- Introduction (00:01:16)
- Easter (00:03:20)
- The Most Popular Day To Attend Church (00:07:13)
- Satan and the AntiChrist (00:08:14)
- Tammuz (00:14:02)
- Bunnies Carry Eggs? (00:15:04)
- Abstaining From Evil (00:17:11)
- Easter in the Bible? (00:19:10)
- The Real Celebration (00:25:11)
- Wrap Up (00:31:09)
- References and Footnotes
Clean out the old leaven so that you may be a new unleavened batch, as indeed you are. For Christ our Passover lamb has been sacrificed. 1 Corinthians 5:7 CSB
Hey guys welcome back to PSALMS to God podcast. Last week I was planning for this particular episode, and I was studying and researching all of these things to do an episode that would have been part of the high school yearbook superlative series—and I had the person, I had the superlative; I was really excited about this episode. But then I looked at a calendar and some people mentioned some things to me and the Spirit started tugging on my heart to talk about a different topic. And there was a part of me that felt like I didn't need to talk about that topic because I do have a post about this on my blog, and I felt like that covered it. I don't want to beat a dead horse and I was like I don't really need to talk about that again, but of course now that I have a podcast, I feel like they're people who listen to the podcast that don't necessarily read the blog and I'm pretty sure that post came out like four or five years ago. It's pretty old. So things were tugging on me, and then I went to Sabbath School, Saturday, and we talked about some verses from Hebrews. We started at the end of Hebrews 5, in verse 11 and went through the first couple of verses in Hebrews 6. And we were talking about how these established Christians, these people who were supposed to be mature in the faith, were basically still on milk. They were basically still babes, and they weren't able to spread The Word, because they didn't know The Word themselves. And we got into a discussion about our responsibility to spread knowledge and to spread the gospel of Christ, and how we are supposed to continually grow and how we're supposed to push believers around us to grow. And after having that discussion, I felt like what I would wanted to talk about was not as important as what we're going to talk about.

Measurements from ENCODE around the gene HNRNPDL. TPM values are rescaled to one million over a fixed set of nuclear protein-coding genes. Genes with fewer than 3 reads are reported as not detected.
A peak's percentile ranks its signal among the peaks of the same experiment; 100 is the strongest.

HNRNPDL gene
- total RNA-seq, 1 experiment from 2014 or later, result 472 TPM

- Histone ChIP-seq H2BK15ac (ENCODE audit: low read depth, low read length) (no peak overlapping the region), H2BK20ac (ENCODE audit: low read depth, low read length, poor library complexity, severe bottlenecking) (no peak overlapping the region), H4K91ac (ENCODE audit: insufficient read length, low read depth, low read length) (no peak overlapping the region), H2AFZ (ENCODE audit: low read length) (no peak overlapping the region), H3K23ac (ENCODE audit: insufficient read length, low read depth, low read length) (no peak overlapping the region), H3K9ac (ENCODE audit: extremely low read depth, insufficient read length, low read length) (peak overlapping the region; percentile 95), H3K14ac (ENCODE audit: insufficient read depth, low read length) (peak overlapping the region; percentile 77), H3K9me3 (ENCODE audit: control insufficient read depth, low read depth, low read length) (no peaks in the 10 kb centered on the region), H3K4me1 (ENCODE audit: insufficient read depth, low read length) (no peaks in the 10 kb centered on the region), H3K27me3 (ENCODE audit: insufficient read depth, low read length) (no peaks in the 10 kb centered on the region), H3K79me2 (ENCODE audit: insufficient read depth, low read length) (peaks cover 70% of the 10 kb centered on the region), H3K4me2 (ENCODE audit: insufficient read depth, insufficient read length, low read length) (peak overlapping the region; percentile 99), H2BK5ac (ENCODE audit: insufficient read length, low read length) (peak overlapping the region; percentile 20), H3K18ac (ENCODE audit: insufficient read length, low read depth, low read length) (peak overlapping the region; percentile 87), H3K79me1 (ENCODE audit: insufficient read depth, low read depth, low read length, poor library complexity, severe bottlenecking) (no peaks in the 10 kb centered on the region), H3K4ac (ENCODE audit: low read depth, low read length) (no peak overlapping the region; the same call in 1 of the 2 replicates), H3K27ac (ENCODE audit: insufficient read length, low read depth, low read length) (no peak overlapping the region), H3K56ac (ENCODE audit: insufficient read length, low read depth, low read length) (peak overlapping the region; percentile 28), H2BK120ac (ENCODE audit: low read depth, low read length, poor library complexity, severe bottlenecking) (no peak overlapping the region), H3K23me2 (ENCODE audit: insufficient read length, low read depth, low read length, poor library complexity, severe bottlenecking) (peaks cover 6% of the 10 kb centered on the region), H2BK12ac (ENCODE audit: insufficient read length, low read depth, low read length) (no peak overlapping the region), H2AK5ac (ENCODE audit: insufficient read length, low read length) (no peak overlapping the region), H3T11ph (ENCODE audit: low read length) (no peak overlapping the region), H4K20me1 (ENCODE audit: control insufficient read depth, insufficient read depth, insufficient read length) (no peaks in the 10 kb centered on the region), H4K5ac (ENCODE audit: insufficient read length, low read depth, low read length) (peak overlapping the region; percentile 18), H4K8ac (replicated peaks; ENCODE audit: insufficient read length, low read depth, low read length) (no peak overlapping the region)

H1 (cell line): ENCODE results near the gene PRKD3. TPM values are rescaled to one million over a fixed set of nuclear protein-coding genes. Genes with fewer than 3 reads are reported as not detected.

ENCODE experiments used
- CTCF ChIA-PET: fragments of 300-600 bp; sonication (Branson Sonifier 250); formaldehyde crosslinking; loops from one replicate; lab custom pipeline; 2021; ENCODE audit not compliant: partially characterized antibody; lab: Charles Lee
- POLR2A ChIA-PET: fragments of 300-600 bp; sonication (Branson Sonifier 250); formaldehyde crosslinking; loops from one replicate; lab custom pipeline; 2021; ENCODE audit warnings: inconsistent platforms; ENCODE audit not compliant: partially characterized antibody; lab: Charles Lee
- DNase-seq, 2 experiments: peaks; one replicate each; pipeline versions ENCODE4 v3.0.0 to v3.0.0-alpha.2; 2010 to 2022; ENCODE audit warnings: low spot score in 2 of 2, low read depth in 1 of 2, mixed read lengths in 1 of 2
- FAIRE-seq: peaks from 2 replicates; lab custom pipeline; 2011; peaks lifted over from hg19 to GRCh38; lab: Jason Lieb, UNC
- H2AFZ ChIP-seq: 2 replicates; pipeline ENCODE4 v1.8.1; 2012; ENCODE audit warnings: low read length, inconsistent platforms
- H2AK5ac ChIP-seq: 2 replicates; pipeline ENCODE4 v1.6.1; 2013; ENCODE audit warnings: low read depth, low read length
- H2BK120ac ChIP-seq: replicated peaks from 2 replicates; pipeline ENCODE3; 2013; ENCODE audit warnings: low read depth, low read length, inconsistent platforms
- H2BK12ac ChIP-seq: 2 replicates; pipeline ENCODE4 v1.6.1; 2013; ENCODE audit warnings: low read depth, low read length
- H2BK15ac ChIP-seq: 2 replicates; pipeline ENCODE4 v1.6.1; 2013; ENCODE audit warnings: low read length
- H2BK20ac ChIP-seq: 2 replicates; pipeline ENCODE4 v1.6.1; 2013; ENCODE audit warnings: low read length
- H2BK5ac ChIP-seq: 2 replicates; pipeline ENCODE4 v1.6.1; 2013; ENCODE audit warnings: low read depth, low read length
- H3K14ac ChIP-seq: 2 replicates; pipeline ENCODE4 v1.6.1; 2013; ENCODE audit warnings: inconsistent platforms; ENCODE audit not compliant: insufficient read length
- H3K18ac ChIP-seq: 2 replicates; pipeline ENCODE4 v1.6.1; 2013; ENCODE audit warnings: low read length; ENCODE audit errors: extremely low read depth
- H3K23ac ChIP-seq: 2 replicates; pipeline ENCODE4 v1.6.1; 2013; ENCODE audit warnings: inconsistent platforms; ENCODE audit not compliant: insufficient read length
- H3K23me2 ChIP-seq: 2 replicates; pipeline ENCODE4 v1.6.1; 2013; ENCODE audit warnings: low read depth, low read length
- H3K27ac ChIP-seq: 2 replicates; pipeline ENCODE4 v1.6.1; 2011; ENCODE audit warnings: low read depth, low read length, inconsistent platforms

So today we’re talking about the Passover, the resurrection, and this pagan holiday called Easter. I'm pretty sure that most of you are aware that Easter comes up this Sunday. You may not however be aware that the Passover starts this Friday night, and... That’s what you would expect because most people think of Easter as being a celebration of the resurrection of Christ, which happened right after the Passover. This year that seems to be the case, however that is not a guaranteed order of events, for instance in 2016 Easter was on March 27th, the Passover was on April 22nd. How can the Passover happen after Easter? Let alone a month after Easter? Well it's simple; Easter has absolutely nothing to do with the resurrection of Christ. It's a pagan holiday, and the way Easter is calculated is not by making it the Sunday after Passover. It's not by making it 3 days after the Passover. Easter has nothing to do with the Passover.
Easter is calculated as the first full moon—well, the first Sunday after the first full moon after March 21st. No. That makes no sense from a Biblical standpoint. That's because it has to do with some sort of equinox and the stars aligning and all of this Pagan stuff—let's not say it's quite like that, because the stars were given for signs, but my point is Easter is not calculated the way the Passover is calculated. The Passover, the date of the Passover, was given by God. If you go into the Old Testament that is repeatedly telling the Israelites when the Passover is, how to celebrate it, all of these things. So Passover is the 14th day of the month of Nisan, I think it's called—don't quote me on that one, but it is a month that was from the Israelites calendar. Basically it started off their year, because it was the start of their Exodus from Egypt. So that's where their calendar starts—or at least their religious calendar started at that point. And because they have a lunar calendar, which means they base their months off the cycles of the Moon, as opposed to the sun and all of these other crazy things that we have in our current calendar, such as the fact that there were some kings who wanted months named after themselves and they wanted their months to have 31 days and not 30 days, which is why February only has 28 days... Yeah, y’all it's a whole thing. Yeah we're not, we don't have time for all that, but basically that is why Passover occurred at varying dates in Western calendars. But if you were going by the Israelite calendar, or if you went by the Jewish calendar, Passover is happening on the same day every year, because that's how God specified it. It's not really a moving date, it’s only moving because we changed the calendar. Easter, on the other hand, is a moving date because it has to do with when the moon occurs and so many days after that and all this other hoop-la.